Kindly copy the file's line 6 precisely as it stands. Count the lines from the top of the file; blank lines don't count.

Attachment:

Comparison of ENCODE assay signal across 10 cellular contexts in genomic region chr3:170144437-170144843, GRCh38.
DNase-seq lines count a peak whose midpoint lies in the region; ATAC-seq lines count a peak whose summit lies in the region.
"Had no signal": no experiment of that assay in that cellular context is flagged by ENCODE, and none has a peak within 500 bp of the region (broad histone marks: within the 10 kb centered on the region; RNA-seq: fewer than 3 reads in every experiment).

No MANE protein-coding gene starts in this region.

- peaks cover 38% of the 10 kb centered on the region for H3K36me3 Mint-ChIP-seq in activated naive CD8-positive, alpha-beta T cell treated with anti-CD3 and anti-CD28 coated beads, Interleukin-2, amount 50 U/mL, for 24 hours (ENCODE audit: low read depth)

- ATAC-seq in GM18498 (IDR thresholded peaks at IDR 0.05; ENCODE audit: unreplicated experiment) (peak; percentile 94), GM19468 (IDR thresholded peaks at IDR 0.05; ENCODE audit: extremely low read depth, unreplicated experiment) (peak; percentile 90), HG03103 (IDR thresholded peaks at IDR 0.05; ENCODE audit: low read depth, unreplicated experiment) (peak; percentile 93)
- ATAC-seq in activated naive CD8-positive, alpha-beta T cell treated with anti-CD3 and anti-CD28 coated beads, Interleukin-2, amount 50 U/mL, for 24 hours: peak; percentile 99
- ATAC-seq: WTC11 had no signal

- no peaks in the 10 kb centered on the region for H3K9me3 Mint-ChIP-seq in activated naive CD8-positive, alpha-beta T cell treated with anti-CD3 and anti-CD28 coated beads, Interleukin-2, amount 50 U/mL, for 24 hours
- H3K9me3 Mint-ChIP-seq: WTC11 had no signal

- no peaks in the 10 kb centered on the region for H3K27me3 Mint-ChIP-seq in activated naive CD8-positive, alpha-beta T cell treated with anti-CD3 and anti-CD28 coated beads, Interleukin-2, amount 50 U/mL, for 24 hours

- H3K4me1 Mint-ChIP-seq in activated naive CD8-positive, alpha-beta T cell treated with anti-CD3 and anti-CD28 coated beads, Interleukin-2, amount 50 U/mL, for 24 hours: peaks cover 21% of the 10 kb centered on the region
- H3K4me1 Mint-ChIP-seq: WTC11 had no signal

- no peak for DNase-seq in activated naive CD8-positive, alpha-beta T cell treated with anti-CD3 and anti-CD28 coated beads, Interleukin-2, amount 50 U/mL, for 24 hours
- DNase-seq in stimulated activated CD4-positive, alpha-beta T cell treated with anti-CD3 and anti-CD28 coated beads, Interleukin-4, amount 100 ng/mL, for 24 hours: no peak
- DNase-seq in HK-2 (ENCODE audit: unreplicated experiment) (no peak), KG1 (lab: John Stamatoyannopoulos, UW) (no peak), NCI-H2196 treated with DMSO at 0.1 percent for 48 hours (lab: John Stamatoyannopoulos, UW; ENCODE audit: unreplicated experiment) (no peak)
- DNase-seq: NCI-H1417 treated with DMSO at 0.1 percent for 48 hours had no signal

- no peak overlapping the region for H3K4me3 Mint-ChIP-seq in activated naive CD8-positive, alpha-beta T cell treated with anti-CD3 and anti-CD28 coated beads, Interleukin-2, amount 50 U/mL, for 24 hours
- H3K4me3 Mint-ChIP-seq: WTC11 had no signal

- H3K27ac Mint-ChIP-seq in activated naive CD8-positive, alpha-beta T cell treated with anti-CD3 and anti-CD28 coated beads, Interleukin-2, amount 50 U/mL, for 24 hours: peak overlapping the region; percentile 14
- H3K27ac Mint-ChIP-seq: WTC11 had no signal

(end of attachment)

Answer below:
- ATAC-seq in GM18498 (IDR thresholded peaks at IDR 0.05; ENCODE audit: unreplicated experiment) (peak; percentile 94), GM19468 (IDR thresholded peaks at IDR 0.05; ENCODE audit: extremely low read depth, unreplicated experiment) (peak; percentile 90), HG03103 (IDR thresholded peaks at IDR 0.05; ENCODE audit: low read depth, unreplicated experiment) (peak; percentile 93)